7. touch

The touch command lets you create a new file. It accepts the filename as an argument.

Here is an example and how it works.

touch file_1                >           #create a new file named file_1

8. cat

Reading text files in the shell is also possible. To do that, you use the cat command followed by the file you want to read. Its name “cat” stands for concatenate, so you can also use it to combine two files into one.

Here are examples and what they do.

cat file_1                            >     #display the contents of file_1 on the screen (standard out)

cat file_1 file_2 > file_3       > #combine the contents of file_1 and file_2 into file_3

9. sudo

Linux limits the privileges of regular user accounts to stop them from causing irreparable damage to the entire system. Still, it reserves the sudo command for a regular user to run programs that require Superuser (administrator) privileges. Sudo will ask for the Superuser password, and if correct, allows further program execution.

Here is an example and what it does.

sudo systemctl stop apache2 > #stop the apache2 web-server

10. locate & find

These two programs help you to search for one or many files on the system, but they do it differently. Find is the older program and it comes with very powerful search features. Locate, on the other hand, is newer and uses a database to perform very fast searches.

Here are examples and what they do

find / ubuntu         >       #find all file names containing ubuntu. The slash means from system root

locate ubuntu          >     #find all files on the system containing ubuntu

11. | (The pipe)

The find and locate programs above often return so many entries that filtering the results becomes important. Here, you can pass the search output through a pipe, to the input of a pattern recognition program like grep. This will filter the results to produce more concise feedback.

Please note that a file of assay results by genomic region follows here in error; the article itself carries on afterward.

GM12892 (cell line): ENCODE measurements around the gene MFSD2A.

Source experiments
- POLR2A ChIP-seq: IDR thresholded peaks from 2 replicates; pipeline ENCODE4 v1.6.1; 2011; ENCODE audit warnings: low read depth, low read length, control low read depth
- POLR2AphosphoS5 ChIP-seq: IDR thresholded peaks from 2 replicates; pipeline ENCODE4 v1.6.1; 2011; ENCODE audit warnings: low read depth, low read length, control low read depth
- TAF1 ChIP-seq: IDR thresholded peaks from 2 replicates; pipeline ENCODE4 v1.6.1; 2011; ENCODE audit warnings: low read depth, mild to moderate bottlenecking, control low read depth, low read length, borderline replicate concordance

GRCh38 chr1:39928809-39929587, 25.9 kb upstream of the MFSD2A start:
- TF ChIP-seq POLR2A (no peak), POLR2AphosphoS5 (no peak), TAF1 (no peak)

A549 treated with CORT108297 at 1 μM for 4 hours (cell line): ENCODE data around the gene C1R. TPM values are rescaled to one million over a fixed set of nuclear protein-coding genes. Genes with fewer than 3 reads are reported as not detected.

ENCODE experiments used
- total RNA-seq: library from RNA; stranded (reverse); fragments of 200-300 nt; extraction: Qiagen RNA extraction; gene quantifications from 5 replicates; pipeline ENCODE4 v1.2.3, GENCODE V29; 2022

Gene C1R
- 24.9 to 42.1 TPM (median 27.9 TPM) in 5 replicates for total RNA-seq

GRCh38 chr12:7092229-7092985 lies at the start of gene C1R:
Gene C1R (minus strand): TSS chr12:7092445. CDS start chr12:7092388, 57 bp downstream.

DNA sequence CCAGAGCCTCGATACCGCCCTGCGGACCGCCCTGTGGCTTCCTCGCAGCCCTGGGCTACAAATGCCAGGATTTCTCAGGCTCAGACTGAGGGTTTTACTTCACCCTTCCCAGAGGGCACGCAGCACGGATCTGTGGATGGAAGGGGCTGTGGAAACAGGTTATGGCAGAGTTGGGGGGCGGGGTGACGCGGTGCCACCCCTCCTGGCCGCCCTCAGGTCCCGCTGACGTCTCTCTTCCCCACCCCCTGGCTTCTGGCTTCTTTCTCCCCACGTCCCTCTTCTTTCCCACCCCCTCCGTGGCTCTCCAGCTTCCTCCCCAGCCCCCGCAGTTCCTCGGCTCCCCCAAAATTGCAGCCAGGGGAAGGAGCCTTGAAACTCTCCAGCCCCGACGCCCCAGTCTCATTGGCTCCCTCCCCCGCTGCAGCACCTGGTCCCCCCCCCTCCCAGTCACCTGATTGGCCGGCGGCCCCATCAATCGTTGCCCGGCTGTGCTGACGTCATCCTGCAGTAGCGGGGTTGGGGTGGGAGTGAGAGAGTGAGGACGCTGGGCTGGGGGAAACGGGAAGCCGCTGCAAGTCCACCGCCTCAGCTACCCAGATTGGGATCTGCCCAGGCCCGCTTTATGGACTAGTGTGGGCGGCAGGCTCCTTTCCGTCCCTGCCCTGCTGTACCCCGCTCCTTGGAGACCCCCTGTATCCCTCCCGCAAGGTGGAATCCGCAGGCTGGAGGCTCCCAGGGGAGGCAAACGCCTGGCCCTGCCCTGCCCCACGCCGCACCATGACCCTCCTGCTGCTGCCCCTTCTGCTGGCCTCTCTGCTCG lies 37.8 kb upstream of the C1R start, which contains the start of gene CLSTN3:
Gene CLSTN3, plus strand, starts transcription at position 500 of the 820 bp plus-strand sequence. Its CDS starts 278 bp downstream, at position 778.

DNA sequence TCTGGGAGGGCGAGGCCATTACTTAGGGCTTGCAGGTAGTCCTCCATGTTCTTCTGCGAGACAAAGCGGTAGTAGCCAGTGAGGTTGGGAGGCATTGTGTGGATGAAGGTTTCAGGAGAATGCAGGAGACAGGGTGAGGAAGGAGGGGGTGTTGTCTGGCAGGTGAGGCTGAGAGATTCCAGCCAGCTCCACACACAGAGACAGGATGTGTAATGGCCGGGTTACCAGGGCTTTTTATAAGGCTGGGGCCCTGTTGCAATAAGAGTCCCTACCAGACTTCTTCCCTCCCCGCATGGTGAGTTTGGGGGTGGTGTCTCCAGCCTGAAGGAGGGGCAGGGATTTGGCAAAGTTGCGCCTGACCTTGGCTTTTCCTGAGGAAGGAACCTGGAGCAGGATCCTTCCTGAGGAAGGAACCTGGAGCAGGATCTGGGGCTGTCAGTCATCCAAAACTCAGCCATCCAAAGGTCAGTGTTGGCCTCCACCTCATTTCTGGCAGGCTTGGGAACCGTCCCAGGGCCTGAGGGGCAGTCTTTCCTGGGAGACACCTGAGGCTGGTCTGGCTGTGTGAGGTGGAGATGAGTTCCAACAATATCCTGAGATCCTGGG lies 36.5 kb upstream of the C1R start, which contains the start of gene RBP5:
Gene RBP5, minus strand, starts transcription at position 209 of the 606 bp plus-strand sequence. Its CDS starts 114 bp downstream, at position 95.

Here is an example and what it does.

locate ubuntu | grep .jpg           >          #find only jpeg pictures with ubuntu in their name

12. grep

Grep is an acronym for Global Regular Expressions Print. It’s used to find patterns in a dataset, which can include whole words, the first letter of the sentence, and so much more.

Here are examples and what they do.

grep foo file_1                    >               #print all lines in file_1 that contain foo

grep ^bar file_1                  >               #print only lines that start with bar

13. curl

cURL stands for Client URL and is a tool to transfer data between computers using different network protocols. It’s highly configurable and programmable, with its simplest use being to fetch a webpage.

Here is an example and what it does.

curl                    >            #load

14. history

The Linux shell remembers your recent command entries. Some systems offer a 500-command history, while others offer 1,000 by default. You are also free to change it.

Here is an example and what it does.

history | grep curl                >              #find recent commands that contain curl

15. kill & xkill

Kill and xkill are two methods of terminating processes on the system. With kill, you need to know and supply the process ID of the program you need to terminate. With xkill, you can terminate graphical programs by using the mouse to point and click on them.

16. man & info <command>

You can always enter man or info, followed by a command to get the user manual or info page entries for that command. You can also enter a command, followed by –help, to get more information on its usage.

Here are some examples and what they do.

man curl                              >              #display the Linux manpage entry for cURL

find –help                           >               #show usage information for the find command


Coming to the end of this list, keep in mind that these are the most important commands for beginners. There are many more commands for the Linux shell, including more complex and powerful ones.

It takes some time to learn these commands though and to be comfortable using them. But once you do, you’ll be glad you learned to use them.

Nnamdi Okeke

Nnamdi Okeke

Nnamdi Okeke is a computer enthusiast who loves to read a wide range of books. He has a preference for Linux over Windows/Mac and has been using
Ubuntu since its early days. You can catch him on twitter via bongotrax